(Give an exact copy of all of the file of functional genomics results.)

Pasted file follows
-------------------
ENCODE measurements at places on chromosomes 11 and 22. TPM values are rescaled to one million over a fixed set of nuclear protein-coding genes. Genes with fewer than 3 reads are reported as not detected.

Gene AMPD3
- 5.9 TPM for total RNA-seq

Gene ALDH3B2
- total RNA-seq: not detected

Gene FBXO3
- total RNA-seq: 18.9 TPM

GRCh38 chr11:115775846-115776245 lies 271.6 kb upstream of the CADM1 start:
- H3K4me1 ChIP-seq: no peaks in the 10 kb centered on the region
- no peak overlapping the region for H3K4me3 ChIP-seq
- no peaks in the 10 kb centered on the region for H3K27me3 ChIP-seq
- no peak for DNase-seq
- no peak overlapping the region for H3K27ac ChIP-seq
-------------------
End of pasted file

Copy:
ENCODE measurements at places on chromosomes 11 and 22. TPM values are rescaled to one million over a fixed set of nuclear protein-coding genes. Genes with fewer than 3 reads are reported as not detected.

Gene AMPD3
- 5.9 TPM for total RNA-seq

Gene ALDH3B2
- total RNA-seq: not detected

Gene FBXO3
- total RNA-seq: 18.9 TPM

GRCh38 chr11:115775846-115776245 lies 271.6 kb upstream of the CADM1 start:
- H3K4me1 ChIP-seq: no peaks in the 10 kb centered on the region
- no peak overlapping the region for H3K4me3 ChIP-seq
- no peaks in the 10 kb centered on the region for H3K27me3 ChIP-seq
- no peak for DNase-seq
- no peak overlapping the region for H3K27ac ChIP-seq